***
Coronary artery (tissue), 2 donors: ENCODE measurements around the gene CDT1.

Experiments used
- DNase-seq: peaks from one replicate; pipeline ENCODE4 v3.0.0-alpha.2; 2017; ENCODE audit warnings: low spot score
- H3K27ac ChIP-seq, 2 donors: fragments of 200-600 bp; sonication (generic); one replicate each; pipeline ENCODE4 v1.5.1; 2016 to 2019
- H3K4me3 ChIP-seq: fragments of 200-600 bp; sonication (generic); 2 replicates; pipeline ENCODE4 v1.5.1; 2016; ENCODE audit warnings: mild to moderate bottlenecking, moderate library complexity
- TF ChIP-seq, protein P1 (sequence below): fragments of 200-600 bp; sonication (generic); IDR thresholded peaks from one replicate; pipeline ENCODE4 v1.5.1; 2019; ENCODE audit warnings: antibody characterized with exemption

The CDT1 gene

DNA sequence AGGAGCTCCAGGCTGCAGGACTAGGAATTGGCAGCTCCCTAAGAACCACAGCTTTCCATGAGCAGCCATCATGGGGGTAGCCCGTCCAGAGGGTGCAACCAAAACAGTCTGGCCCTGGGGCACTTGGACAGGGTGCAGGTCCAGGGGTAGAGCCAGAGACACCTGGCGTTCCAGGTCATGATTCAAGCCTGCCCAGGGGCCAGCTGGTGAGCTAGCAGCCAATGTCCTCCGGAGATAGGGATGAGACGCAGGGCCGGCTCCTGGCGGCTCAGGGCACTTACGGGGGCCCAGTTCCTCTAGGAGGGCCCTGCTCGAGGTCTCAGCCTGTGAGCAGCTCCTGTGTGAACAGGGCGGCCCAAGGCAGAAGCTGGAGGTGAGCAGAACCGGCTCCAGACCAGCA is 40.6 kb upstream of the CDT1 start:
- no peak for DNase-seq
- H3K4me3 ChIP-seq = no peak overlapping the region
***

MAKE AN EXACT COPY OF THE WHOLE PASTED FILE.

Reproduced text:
Coronary artery (tissue), 2 donors: ENCODE measurements around the gene CDT1.

Experiments used
- DNase-seq: peaks from one replicate; pipeline ENCODE4 v3.0.0-alpha.2; 2017; ENCODE audit warnings: low spot score
- H3K27ac ChIP-seq, 2 donors: fragments of 200-600 bp; sonication (generic); one replicate each; pipeline ENCODE4 v1.5.1; 2016 to 2019
- H3K4me3 ChIP-seq: fragments of 200-600 bp; sonication (generic); 2 replicates; pipeline ENCODE4 v1.5.1; 2016; ENCODE audit warnings: mild to moderate bottlenecking, moderate library complexity
- TF ChIP-seq, protein P1 (sequence below): fragments of 200-600 bp; sonication (generic); IDR thresholded peaks from one replicate; pipeline ENCODE4 v1.5.1; 2019; ENCODE audit warnings: antibody characterized with exemption

The CDT1 gene

DNA sequence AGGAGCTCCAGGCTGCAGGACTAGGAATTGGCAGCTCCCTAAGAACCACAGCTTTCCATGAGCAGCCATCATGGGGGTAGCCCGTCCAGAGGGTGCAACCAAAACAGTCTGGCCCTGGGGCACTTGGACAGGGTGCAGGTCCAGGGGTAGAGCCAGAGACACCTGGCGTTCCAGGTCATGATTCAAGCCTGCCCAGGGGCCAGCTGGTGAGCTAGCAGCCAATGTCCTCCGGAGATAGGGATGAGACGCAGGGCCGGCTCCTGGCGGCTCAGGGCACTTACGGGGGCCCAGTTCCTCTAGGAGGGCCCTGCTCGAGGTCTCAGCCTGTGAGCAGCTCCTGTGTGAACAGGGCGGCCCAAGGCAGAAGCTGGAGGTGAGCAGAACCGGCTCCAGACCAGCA is 40.6 kb upstream of the CDT1 start:
- no peak for DNase-seq
- H3K4me3 ChIP-seq = no peak overlapping the region